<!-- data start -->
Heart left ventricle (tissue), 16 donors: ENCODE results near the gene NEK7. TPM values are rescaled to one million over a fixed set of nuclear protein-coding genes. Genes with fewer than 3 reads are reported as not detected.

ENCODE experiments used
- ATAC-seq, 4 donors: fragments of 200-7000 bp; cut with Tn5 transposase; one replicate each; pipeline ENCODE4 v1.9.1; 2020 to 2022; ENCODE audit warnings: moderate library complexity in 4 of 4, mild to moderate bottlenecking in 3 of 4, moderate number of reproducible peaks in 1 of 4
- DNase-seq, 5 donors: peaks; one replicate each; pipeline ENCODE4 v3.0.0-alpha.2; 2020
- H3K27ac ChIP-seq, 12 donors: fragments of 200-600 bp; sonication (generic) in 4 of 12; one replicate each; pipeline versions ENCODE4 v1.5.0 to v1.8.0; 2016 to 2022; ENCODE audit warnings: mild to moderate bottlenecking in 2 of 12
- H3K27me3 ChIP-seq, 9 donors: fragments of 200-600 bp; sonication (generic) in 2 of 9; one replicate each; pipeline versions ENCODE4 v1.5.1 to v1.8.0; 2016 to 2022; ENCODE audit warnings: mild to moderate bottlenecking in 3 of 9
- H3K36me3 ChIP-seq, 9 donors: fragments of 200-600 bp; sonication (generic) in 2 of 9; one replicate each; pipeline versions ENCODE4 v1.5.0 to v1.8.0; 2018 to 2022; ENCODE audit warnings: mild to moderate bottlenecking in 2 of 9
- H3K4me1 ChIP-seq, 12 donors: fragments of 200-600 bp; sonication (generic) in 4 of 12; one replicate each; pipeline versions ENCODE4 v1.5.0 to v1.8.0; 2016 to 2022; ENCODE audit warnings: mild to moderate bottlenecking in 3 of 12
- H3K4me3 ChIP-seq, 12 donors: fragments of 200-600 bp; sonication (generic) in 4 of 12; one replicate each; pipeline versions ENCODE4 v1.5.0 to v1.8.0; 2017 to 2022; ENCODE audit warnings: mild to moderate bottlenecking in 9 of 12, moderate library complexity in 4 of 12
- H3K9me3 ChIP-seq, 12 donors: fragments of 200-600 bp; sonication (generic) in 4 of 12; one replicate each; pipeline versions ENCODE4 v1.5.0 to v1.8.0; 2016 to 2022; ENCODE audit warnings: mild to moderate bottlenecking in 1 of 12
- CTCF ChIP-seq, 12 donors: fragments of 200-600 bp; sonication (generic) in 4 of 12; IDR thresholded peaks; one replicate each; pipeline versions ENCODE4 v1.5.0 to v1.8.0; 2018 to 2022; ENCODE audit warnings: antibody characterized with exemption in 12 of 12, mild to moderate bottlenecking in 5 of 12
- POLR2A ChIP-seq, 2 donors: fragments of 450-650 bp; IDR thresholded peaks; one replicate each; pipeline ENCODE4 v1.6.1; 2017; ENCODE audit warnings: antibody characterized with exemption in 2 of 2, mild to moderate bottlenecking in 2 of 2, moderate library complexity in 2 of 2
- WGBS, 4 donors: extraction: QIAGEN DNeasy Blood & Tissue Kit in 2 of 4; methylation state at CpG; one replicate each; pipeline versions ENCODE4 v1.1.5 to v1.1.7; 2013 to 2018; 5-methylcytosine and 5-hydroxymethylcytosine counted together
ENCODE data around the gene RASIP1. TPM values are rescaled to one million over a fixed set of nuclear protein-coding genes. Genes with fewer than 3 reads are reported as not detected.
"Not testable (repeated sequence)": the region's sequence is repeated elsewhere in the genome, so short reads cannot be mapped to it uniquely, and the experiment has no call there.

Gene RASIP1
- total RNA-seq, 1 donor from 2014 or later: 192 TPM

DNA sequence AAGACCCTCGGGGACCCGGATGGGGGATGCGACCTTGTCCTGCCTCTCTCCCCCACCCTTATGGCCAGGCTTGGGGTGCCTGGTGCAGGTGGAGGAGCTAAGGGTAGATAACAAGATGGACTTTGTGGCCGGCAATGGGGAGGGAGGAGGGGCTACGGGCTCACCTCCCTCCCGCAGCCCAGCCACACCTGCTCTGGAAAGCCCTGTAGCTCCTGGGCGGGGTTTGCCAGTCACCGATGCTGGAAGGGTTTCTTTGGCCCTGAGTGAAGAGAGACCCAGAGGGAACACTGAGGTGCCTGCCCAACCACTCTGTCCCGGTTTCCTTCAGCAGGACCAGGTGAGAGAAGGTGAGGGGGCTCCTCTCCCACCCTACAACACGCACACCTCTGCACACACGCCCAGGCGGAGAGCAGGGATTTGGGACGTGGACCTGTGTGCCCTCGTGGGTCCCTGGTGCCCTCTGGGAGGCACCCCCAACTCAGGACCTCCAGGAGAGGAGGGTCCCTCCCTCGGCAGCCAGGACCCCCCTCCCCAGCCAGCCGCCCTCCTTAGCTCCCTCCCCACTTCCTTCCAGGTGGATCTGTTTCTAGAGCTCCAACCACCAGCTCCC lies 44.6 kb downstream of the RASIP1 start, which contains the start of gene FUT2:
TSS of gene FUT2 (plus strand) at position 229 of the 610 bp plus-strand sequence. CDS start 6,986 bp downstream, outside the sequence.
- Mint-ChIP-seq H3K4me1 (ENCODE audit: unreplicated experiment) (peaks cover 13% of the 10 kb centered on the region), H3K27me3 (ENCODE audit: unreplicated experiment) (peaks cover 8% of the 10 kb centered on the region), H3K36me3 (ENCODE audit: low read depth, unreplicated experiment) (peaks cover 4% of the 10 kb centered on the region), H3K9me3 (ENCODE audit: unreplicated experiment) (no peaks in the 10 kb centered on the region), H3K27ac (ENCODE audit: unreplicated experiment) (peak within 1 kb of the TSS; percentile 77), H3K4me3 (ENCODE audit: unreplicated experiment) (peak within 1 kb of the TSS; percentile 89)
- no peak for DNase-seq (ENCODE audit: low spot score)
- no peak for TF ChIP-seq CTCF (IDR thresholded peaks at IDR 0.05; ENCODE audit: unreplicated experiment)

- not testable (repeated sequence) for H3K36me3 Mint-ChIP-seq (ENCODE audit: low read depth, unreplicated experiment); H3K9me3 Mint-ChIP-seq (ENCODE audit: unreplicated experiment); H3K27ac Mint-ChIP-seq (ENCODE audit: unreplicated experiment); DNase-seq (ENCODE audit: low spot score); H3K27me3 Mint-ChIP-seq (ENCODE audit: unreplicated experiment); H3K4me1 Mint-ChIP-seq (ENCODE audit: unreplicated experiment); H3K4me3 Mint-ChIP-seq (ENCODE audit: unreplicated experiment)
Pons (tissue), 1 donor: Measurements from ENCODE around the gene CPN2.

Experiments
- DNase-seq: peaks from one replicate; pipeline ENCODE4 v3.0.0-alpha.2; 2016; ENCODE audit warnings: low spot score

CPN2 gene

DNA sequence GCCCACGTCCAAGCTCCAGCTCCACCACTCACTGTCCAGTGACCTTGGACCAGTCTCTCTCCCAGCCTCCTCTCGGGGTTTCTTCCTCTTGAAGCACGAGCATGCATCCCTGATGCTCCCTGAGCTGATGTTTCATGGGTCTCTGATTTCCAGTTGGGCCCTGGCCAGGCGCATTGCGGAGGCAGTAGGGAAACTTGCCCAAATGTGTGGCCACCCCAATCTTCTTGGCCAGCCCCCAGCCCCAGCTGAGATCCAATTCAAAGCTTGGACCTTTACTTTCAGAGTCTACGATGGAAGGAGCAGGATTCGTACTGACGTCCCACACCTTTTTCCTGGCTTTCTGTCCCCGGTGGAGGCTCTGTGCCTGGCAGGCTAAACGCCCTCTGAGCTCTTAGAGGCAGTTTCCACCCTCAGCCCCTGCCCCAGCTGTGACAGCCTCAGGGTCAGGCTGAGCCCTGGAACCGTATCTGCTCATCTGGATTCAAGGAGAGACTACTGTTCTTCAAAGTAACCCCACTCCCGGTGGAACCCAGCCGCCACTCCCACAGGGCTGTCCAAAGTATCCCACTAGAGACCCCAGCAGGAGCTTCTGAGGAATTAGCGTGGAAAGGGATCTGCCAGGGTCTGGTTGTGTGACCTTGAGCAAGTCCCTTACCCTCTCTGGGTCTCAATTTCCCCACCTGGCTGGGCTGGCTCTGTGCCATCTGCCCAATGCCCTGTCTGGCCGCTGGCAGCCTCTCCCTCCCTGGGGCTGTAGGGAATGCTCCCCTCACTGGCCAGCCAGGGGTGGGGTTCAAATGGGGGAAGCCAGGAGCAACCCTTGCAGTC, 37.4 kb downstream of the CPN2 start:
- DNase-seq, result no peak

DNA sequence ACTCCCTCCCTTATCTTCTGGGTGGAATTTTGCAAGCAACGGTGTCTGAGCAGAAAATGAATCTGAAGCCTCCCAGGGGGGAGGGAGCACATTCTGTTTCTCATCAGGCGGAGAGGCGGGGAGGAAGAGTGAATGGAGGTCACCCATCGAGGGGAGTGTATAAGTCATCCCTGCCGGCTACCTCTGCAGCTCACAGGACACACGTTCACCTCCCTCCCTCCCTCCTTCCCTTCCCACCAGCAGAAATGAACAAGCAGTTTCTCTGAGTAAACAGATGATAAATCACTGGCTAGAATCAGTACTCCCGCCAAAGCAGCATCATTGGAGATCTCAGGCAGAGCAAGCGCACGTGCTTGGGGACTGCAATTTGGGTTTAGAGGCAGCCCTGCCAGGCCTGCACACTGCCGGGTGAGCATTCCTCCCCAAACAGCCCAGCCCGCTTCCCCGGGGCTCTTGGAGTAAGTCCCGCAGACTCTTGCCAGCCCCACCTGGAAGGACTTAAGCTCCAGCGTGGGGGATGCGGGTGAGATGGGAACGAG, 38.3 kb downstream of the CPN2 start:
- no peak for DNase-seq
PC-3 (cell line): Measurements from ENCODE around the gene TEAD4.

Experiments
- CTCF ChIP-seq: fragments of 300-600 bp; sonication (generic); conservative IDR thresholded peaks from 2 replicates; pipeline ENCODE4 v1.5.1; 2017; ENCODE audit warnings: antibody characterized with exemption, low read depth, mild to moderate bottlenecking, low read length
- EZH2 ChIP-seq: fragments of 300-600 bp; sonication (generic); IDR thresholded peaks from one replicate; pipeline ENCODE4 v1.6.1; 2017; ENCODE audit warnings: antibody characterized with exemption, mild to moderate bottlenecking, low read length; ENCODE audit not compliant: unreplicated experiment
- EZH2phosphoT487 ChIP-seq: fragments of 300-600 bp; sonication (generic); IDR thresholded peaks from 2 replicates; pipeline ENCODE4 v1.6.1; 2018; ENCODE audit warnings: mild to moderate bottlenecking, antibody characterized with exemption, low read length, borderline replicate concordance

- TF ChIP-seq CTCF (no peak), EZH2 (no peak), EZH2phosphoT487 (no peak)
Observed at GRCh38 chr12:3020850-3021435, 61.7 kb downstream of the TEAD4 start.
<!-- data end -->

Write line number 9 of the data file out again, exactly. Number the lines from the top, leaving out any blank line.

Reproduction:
- H3K4me3 ChIP-seq, 12 donors: fragments of 200-600 bp; sonication (generic) in 4 of 12; one replicate each; pipeline versions ENCODE4 v1.5.0 to v1.8.0; 2017 to 2022; ENCODE audit warnings: mild to moderate bottlenecking in 9 of 12, moderate library complexity in 4 of 12